Next week’s New Yorker makes a point that I hadn’t considered, perhaps because there is so much religiosity in America. In a review of recently-published books on atheism, Anthony Gottlieb writes:
…one can venture conservative estimates of the number of unbelievers in the world today. Reviewing a large number of studies among some fifty countries, Phil Zuckerman, a sociologist at Pitzer College, in Claremont, California, puts the figure at between five hundred million and seven hundred and fifty million. This excludes such highly populated places as Brazil, Iran, Indonesia, and Nigeria, for which information is lacking or patchy. Even the low estimate of five hundred million would make unbelief the fourth-largest persuasion in the world, after Christianity, Islam, and Hinduism. It is also by far the youngest, with no significant presence in the West before the eighteenth century. Who can say what the landscape will look like once unbelief has enjoyed a past as long as Islam’s–let alone as long as Christianity’s? God is assuredly not on the side of the unbelievers, but history may yet be.
It’s quite nice to broaden one’s view, and realize that one isn’t so lonely being an atheist/agnostic in this world.
10 thoughts on “The 4th Largest Religion: No Religion”
The biggest religious group in the English-speaking world is people who self-identify as Christian, but do not regularly attend a place of worship. In the US, it’s something like 40% of the population. In the UK, it’s more like 65%.
One should wonder, of course, how accurate the self-description is. How many put down “Catholic” because they were just brought up in that church? Do even the majority of them count as “believers”?
But still, it’s an interesting phenomenon.
God is on the side of beetles. There are more than 250,000 different known types of beetle, more varieties than any other species; in fact, one in 4 of all species is some kind of beetle. Unbelievers might be a distant second.
Pseudonym makes a good point, in that many people when asked to state their religion say whatever they were brought up with, although they don’t actually practice that religion. They don’t believe in God on an everyday basis but will pull a Pascal when questioned. I was living in China for a brief time and was interested to see how many young people disdained religion and had as much contempt for Christians (a rapidly growing religion there) and Buddhists as Christians here have for atheists. Communism may have failed in many crucial ways, but it did succeed in raising a couple of generations of atheists.
@Jessica, I actually omitted an important part of the quote above. In coming up with the 500M number, they omitted nations that enforced belief in religion. So, I would imagine that would include China and former Russian countries. Here’s the full quote:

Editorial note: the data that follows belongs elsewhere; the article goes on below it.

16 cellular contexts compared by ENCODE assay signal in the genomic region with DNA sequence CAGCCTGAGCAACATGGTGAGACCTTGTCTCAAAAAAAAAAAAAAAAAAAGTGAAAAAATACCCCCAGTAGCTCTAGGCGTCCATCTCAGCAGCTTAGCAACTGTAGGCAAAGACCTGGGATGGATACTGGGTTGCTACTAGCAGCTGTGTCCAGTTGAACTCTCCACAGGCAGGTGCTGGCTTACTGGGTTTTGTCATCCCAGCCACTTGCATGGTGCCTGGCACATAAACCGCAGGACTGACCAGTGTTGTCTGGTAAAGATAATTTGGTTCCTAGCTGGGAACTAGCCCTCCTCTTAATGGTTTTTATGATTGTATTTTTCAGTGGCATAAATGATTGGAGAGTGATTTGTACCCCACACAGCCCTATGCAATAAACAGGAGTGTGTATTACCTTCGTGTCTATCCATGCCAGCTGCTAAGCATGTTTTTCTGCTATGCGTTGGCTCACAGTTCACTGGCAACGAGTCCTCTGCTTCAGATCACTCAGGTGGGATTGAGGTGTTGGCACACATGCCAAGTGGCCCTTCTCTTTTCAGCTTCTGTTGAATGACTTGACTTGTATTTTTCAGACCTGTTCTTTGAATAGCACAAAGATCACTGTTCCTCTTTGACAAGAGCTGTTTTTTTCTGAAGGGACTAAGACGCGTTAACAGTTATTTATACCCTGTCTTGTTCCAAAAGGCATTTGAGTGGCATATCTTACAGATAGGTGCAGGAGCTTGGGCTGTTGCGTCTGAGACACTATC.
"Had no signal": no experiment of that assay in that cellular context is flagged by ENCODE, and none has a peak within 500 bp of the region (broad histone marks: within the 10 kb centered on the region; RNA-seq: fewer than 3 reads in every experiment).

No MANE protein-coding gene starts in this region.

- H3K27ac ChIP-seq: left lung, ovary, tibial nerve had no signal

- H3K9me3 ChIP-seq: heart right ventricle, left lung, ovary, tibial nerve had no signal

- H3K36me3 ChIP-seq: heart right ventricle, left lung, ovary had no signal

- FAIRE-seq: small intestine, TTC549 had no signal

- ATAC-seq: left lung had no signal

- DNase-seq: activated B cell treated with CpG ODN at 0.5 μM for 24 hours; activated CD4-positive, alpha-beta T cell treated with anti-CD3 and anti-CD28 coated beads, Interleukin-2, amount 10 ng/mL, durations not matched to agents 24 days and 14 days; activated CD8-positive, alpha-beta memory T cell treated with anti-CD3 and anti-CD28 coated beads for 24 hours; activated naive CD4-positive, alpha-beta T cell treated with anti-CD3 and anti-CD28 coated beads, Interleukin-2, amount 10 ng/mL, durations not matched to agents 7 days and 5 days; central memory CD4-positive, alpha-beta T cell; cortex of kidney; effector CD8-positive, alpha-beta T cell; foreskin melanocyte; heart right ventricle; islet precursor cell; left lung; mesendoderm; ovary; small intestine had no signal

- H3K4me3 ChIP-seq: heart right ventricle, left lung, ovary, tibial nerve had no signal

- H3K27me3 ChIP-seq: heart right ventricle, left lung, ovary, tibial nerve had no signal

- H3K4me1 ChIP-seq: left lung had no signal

That’s an interesting way to skew statistics, since a society “in which there might be some social pressure to deny belief in God” seems equally as problematic for a proper count as a society in which there is pressure to say that you *do* believe in God. Whether the pressure is imposed by the government or the people (and isn’t that line kinda “patchy”?) it’s still pressure; as a product of Alabama’s socially enforced Southern Baptist upbringing, I can’t imagine many Southerners admitting to their atheism.
Yep, but since it makes his estimate more conservative, it does not materially challenge his conclusion, it only reinforces it.
Hear, hear! — although I suspect you mean broaden one’s view by reading about it, vs. venturing forth from fortress America — ideologically or physically.
JS: That was my point.
On the other hand, there are many more non-christians or non-muslims than non-religionists. Up near the very top of the list would be the non-scientologists, per http://www.adherents.com/Religions_By_Adherents.html
Remember that the non-religionists just reject one more religion than others reject.
I think he should have qualified this statement. Ancient religious skeptics such as Democritus, Xenophanes, Epicurus, Lucretius and Lucian had wide readership, so at least some people in Greco-Roman times must have been seriously doubtful of the gods.
Also, in the Middle Ages it was illegal in much of Europe to endorse nonbelief openly–so there may have been a lot of nonbelievers who just didn’t say so for fear of being killed. Many of the Renaissance humanist philosophers seem to endorse religious ideas rather reluctantly. I mean, just how serious was Machiavelli about religion? Did he actually believe it, or did he merely think of it as a political expedient? I think it’s hard to tell.
In the 18th century it became more safe to be a nonbeliever, but I think it would be a big mistake to presume that nonbelief suddenly sprang into existence with the Enlightenment. A safer bet might be that it was always there, under the surface.
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